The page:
On May 16, 2001, 4 gunmen burst into the family's apartment in the 10300
block of Westview and pistol whipped Rodriguez's husband, Raymond Cabrera,
and her cousin, Rigoberto Cardenas, before taking the mother and baby.

Testimony revealed Carty planned and orchestrated the crimes because she
wanted Rodriguez's baby. Carty and the other kidnappers took the mother
and baby to the 6400 block of Van Zandt, and one of the men closed the
mother in the trunk of Carty's car.

Witnesses later saw Carty standing partly in the car's trunk and partly on
the ground while Rodriguez was face down in the trunk and saw that Carty
had placed a plastic bag over the mother's head, court papers show. The
bag had been taped around the bottom, and Rodriguez's arms and legs were
bound with duct tape. Her mouth and nose also were taped.

A forensic expert later determined Rodriguez had been suffocated. The baby
was recovered unharmed and later reunited with his father.

Convicted in 2002

A Harris County jury convicted Carty of capital murder in February 2002.
Her appellate briefs said her appointed trial attorneys met her for the
1st time just 2 weeks before jury selection.

Carty's appellate attorneys argued her trial counsel gave ineffective
assistance by failing to interview Carty's boyfriend, Jose Corona, whom
she claimed was her common-law husband, and by failing to notify Corona of
his right to assert his marital privilege not to testify against her.

The federal appellate court agreed Thursday while Carty's trial lawyers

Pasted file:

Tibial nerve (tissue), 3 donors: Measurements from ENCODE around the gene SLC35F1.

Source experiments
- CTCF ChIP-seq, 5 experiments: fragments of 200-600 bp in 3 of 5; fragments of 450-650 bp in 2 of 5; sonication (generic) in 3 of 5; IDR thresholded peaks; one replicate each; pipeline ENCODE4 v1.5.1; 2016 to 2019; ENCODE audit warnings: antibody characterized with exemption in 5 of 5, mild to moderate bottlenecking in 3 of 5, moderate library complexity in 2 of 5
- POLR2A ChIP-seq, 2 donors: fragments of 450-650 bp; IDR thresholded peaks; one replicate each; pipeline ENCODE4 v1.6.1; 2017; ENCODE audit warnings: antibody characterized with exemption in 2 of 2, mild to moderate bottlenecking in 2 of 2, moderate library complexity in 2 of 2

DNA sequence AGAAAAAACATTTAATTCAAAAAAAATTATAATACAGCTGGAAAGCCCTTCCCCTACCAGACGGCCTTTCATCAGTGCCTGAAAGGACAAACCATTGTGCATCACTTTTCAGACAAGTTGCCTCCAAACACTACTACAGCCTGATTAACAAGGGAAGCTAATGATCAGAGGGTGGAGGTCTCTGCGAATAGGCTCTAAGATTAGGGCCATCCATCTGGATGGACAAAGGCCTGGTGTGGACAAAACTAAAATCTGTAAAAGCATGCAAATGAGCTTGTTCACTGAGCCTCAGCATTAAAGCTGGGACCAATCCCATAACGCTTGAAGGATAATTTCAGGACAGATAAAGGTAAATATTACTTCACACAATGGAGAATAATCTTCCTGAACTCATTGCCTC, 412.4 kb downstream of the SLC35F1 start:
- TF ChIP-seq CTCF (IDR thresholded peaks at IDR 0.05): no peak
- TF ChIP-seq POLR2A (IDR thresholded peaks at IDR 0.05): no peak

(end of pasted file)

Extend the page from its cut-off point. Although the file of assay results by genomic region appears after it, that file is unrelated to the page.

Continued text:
acted "objectively unreasonably" by failing to interview Corona, that
omission did not prejudice Carty's defense. Corona's testimony at trial
was "undoubtedly damaging" to Carty's case, the higher court noted, but
that did not render her conviction "fundamentally unreliable."

Carty's appellate attorneys also argued her trial lawyers were ineffective
because they failed to investigate or present mitigating evidence from
some family and friends who knew of her character and failed to reveal she
suffered from post-traumatic stress disorder after becoming pregnant from
a sexual assault and giving up her baby for adoption. The federal court
found Carty failed to show others' testimony would have resulted in a life
sentence instead of the death penalty.

(source: Houston Chronicle)


Texas, the Death Penalty, the prison-industrial complex and compassionate
conservative Christian

It is amazing to me that the Lone Star state with its incredible number of
temples of all Abrahamic faiths plus, of all sizes also leads the republic
in the number of citizens the collective puts to death.

Mega Churches

Guilt is not necessarily a requirement. Even a casual review of the news
reminds us that in just the past few years there have been 242 post
conviction DNA exonerations. On February 17, 2004, Texas executed an
innocent man. His name was Cameron Todd Willingham.

From what I've read of the Christ he was a tolerant, forgiving individual.
His message was peace. So it leaves me puzzled that people who spend most
of Sunday in temple; subscribing to piety, who self-describe and profess
to be "compassionate conservative Christian (think "W) are not tolerant,
forgiving, peaceful people.

These are the same folk who demand the death penalty, less healthcare and
more missiles. The compassionate conservative Christians see nothing wrong
in the way the residents of New Orleans too impecunious or physically
challenged to leave in advance of Hurricane Katrina were treated by
Brownie and the Bush Administration.

(source: Ruiz—-San Antonio Public Policy Director, The Examiner)